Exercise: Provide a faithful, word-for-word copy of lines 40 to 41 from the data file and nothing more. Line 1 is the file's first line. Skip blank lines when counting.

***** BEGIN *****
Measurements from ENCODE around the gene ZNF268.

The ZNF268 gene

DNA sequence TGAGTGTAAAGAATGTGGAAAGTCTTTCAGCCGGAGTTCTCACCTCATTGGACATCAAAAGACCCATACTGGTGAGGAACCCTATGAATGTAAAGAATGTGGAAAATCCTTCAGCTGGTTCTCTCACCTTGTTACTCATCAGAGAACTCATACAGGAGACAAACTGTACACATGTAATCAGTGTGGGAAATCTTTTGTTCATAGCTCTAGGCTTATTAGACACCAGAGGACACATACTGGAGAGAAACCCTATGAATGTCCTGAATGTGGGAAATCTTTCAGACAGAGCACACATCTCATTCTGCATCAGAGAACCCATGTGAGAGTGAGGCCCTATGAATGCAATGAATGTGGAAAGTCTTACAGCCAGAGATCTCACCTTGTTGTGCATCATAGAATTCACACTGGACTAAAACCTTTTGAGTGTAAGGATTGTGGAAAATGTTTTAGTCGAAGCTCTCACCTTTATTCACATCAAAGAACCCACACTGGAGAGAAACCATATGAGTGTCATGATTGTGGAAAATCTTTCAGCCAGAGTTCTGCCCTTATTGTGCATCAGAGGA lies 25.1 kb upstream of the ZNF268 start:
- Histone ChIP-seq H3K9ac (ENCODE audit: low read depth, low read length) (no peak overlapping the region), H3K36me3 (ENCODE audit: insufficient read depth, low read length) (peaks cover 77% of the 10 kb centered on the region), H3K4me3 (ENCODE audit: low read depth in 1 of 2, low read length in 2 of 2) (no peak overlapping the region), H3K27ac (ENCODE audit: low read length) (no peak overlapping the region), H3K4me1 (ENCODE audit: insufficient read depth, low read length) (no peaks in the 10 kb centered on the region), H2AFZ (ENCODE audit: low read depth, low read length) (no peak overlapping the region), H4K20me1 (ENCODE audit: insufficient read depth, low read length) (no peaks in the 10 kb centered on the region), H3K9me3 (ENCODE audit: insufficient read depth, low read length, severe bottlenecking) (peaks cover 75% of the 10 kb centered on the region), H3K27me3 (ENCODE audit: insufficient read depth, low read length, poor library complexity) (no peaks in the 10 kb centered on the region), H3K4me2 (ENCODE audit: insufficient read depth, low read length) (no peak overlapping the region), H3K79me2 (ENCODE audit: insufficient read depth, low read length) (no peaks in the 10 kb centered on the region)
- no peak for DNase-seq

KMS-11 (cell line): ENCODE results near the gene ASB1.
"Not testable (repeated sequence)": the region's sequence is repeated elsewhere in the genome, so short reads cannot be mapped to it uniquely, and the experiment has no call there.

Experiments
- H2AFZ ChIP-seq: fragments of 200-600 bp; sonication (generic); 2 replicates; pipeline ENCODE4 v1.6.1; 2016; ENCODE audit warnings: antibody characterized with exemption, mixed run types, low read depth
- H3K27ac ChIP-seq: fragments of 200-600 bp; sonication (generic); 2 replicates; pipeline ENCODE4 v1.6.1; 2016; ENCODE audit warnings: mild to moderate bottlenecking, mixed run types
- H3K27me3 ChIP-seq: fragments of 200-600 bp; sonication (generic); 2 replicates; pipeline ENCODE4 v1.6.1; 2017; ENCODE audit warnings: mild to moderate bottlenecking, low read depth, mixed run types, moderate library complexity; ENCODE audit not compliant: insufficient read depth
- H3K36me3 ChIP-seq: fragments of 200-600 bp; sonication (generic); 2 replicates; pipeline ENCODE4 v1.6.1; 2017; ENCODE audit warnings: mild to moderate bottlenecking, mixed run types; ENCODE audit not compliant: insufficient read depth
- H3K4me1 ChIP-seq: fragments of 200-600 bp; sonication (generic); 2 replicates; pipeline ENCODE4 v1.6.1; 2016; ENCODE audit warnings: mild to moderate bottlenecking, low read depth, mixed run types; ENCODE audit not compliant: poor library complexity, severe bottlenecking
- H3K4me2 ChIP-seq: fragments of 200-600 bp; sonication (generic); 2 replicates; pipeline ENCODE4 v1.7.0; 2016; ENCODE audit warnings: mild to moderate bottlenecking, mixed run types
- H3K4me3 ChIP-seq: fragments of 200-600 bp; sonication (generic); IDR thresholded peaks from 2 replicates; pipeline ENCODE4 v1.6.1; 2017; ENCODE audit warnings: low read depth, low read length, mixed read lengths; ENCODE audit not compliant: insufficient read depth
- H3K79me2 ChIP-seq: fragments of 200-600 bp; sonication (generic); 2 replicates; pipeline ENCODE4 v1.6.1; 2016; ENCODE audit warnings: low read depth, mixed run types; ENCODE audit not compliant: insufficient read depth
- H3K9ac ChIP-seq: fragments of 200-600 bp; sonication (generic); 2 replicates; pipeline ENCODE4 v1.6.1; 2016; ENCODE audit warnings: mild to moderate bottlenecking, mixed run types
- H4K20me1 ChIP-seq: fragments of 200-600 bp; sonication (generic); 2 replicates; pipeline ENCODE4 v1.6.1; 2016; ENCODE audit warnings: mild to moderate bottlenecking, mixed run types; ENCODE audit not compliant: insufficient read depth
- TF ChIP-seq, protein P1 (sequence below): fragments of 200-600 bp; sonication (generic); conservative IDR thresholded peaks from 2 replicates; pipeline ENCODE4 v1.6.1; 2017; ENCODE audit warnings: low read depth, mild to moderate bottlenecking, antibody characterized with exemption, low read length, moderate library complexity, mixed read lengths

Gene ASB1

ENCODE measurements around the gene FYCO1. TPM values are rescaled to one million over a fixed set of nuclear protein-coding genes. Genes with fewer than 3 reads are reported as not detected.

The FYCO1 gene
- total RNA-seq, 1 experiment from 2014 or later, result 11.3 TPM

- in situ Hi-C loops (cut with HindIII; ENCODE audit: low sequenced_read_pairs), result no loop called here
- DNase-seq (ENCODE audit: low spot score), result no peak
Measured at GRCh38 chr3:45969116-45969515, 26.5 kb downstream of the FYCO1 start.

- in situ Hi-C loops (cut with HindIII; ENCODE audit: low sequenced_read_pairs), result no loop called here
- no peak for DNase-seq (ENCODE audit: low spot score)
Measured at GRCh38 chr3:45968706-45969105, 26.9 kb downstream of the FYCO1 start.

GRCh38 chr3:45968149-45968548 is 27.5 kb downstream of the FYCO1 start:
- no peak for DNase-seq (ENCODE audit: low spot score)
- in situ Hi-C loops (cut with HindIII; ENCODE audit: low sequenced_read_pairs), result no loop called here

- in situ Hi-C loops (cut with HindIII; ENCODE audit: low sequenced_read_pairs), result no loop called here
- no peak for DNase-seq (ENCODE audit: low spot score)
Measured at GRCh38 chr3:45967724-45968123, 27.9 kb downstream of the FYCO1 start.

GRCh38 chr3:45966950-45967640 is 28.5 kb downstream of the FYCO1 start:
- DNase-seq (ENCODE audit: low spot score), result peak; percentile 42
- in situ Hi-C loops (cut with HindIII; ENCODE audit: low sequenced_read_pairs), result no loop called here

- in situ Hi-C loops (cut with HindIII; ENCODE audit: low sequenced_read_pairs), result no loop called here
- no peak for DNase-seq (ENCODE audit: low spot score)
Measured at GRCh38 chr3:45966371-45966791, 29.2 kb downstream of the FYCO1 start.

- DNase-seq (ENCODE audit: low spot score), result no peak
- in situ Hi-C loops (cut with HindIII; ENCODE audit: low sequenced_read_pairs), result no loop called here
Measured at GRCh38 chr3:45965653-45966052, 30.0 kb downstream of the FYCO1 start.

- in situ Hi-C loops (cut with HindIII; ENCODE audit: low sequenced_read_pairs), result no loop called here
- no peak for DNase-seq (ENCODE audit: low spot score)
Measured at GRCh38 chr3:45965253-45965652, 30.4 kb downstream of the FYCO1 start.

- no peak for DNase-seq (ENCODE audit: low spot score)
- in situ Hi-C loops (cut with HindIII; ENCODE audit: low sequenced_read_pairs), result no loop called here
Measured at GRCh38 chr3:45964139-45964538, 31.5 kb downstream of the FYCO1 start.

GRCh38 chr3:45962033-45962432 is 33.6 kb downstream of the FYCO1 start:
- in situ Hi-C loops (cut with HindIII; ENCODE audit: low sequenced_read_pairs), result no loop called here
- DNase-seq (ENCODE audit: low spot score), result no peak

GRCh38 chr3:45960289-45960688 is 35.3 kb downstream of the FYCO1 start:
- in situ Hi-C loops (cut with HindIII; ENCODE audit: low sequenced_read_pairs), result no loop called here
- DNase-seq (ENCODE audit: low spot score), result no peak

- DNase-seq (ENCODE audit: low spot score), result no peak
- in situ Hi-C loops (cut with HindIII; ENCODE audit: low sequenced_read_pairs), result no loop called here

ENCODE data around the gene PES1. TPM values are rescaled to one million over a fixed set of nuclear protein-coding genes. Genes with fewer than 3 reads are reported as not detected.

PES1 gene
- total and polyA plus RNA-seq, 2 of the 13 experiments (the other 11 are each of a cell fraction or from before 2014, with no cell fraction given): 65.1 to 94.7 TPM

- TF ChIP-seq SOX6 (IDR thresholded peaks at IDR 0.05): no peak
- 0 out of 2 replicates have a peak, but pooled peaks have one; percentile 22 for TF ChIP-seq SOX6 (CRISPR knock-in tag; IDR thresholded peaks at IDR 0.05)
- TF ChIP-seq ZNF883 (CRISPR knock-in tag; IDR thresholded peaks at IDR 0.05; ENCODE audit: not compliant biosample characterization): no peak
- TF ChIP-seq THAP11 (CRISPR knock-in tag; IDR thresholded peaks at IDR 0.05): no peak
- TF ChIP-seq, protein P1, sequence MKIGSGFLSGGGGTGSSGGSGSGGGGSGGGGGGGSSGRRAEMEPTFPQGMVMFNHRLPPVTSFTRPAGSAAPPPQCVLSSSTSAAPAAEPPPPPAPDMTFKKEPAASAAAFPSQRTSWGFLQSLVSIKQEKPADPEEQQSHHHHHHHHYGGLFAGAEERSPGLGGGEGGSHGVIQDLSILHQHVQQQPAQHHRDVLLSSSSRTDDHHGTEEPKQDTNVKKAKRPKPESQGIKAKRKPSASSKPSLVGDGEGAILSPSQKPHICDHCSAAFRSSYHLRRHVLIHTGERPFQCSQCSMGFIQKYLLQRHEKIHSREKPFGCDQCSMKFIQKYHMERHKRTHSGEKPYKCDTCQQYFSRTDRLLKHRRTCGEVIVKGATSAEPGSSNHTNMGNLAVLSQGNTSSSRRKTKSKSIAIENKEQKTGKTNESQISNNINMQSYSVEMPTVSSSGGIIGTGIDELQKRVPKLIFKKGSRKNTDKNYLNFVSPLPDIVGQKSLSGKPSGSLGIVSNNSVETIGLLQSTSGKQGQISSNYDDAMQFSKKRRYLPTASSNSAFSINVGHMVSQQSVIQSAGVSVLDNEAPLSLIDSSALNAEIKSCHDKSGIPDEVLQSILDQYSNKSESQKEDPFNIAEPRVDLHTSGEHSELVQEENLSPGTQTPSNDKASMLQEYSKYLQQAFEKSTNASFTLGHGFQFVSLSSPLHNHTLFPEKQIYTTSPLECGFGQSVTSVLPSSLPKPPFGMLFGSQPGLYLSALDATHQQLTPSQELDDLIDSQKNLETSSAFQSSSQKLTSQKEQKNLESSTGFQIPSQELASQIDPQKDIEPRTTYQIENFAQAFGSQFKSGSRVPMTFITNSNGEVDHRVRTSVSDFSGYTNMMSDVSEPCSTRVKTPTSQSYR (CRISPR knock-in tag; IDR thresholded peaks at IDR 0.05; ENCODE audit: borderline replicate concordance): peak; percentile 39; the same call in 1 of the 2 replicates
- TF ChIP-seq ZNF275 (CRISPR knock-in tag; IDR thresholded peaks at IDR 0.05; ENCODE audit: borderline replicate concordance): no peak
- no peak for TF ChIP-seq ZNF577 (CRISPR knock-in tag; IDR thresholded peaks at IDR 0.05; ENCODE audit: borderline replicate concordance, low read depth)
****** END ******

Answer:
- no peak for DNase-seq (ENCODE audit: low spot score)
Measured at GRCh38 chr3:45966371-45966791, 29.2 kb downstream of the FYCO1 start.